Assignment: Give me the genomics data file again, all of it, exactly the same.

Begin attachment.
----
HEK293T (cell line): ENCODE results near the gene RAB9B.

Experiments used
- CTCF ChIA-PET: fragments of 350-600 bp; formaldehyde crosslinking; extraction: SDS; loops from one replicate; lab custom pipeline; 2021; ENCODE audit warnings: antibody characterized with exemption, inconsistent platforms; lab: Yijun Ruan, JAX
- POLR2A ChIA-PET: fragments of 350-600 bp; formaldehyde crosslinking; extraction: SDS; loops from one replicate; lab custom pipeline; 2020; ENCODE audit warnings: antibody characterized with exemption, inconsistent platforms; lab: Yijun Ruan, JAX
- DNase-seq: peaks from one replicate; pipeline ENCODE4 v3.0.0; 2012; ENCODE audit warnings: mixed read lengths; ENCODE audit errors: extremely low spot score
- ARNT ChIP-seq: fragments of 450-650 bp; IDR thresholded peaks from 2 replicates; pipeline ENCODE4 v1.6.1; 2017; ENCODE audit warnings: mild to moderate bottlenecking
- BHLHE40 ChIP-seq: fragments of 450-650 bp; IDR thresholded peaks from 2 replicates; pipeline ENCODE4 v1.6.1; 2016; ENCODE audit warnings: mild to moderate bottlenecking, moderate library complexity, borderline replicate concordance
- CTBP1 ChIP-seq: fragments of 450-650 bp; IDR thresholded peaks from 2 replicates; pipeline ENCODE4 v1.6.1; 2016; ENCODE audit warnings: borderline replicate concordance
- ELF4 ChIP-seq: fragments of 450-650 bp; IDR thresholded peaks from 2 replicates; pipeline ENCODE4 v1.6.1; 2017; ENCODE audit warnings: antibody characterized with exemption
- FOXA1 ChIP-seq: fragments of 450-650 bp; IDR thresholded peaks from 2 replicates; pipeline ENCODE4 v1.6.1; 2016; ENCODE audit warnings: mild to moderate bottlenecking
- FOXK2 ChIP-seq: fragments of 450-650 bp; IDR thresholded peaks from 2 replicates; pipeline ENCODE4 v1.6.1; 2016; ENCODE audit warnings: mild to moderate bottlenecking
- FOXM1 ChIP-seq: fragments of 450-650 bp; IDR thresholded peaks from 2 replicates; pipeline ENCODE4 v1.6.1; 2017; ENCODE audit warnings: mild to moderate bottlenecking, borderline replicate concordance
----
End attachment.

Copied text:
HEK293T (cell line): ENCODE results near the gene RAB9B.

Experiments used
- CTCF ChIA-PET: fragments of 350-600 bp; formaldehyde crosslinking; extraction: SDS; loops from one replicate; lab custom pipeline; 2021; ENCODE audit warnings: antibody characterized with exemption, inconsistent platforms; lab: Yijun Ruan, JAX
- POLR2A ChIA-PET: fragments of 350-600 bp; formaldehyde crosslinking; extraction: SDS; loops from one replicate; lab custom pipeline; 2020; ENCODE audit warnings: antibody characterized with exemption, inconsistent platforms; lab: Yijun Ruan, JAX
- DNase-seq: peaks from one replicate; pipeline ENCODE4 v3.0.0; 2012; ENCODE audit warnings: mixed read lengths; ENCODE audit errors: extremely low spot score
- ARNT ChIP-seq: fragments of 450-650 bp; IDR thresholded peaks from 2 replicates; pipeline ENCODE4 v1.6.1; 2017; ENCODE audit warnings: mild to moderate bottlenecking
- BHLHE40 ChIP-seq: fragments of 450-650 bp; IDR thresholded peaks from 2 replicates; pipeline ENCODE4 v1.6.1; 2016; ENCODE audit warnings: mild to moderate bottlenecking, moderate library complexity, borderline replicate concordance
- CTBP1 ChIP-seq: fragments of 450-650 bp; IDR thresholded peaks from 2 replicates; pipeline ENCODE4 v1.6.1; 2016; ENCODE audit warnings: borderline replicate concordance
- ELF4 ChIP-seq: fragments of 450-650 bp; IDR thresholded peaks from 2 replicates; pipeline ENCODE4 v1.6.1; 2017; ENCODE audit warnings: antibody characterized with exemption
- FOXA1 ChIP-seq: fragments of 450-650 bp; IDR thresholded peaks from 2 replicates; pipeline ENCODE4 v1.6.1; 2016; ENCODE audit warnings: mild to moderate bottlenecking
- FOXK2 ChIP-seq: fragments of 450-650 bp; IDR thresholded peaks from 2 replicates; pipeline ENCODE4 v1.6.1; 2016; ENCODE audit warnings: mild to moderate bottlenecking
- FOXM1 ChIP-seq: fragments of 450-650 bp; IDR thresholded peaks from 2 replicates; pipeline ENCODE4 v1.6.1; 2017; ENCODE audit warnings: mild to moderate bottlenecking, borderline replicate concordance